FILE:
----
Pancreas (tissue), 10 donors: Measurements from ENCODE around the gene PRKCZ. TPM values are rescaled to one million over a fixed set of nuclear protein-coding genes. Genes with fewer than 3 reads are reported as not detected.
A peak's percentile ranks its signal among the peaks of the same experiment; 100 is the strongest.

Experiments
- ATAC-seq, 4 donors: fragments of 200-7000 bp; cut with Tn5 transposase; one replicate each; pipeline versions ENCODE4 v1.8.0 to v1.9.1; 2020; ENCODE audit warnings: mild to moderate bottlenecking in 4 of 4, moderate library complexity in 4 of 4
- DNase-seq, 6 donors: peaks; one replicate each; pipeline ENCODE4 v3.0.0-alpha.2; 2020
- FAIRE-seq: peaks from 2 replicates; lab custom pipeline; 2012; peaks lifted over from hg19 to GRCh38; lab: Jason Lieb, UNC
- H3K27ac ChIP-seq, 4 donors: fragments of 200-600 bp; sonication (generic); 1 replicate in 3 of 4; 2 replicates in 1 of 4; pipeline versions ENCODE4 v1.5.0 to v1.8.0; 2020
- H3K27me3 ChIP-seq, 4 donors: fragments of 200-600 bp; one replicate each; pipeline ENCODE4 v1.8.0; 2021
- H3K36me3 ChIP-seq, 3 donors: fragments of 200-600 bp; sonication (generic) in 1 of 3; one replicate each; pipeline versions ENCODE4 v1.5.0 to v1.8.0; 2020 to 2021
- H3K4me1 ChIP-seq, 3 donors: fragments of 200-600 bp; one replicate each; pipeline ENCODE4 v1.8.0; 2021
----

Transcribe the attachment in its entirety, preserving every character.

Pancreas (tissue), 10 donors: Measurements from ENCODE around the gene PRKCZ. TPM values are rescaled to one million over a fixed set of nuclear protein-coding genes. Genes with fewer than 3 reads are reported as not detected.
A peak's percentile ranks its signal among the peaks of the same experiment; 100 is the strongest.

Experiments
- ATAC-seq, 4 donors: fragments of 200-7000 bp; cut with Tn5 transposase; one replicate each; pipeline versions ENCODE4 v1.8.0 to v1.9.1; 2020; ENCODE audit warnings: mild to moderate bottlenecking in 4 of 4, moderate library complexity in 4 of 4
- DNase-seq, 6 donors: peaks; one replicate each; pipeline ENCODE4 v3.0.0-alpha.2; 2020
- FAIRE-seq: peaks from 2 replicates; lab custom pipeline; 2012; peaks lifted over from hg19 to GRCh38; lab: Jason Lieb, UNC
- H3K27ac ChIP-seq, 4 donors: fragments of 200-600 bp; sonication (generic); 1 replicate in 3 of 4; 2 replicates in 1 of 4; pipeline versions ENCODE4 v1.5.0 to v1.8.0; 2020
- H3K27me3 ChIP-seq, 4 donors: fragments of 200-600 bp; one replicate each; pipeline ENCODE4 v1.8.0; 2021
- H3K36me3 ChIP-seq, 3 donors: fragments of 200-600 bp; sonication (generic) in 1 of 3; one replicate each; pipeline versions ENCODE4 v1.5.0 to v1.8.0; 2020 to 2021
- H3K4me1 ChIP-seq, 3 donors: fragments of 200-600 bp; one replicate each; pipeline ENCODE4 v1.8.0; 2021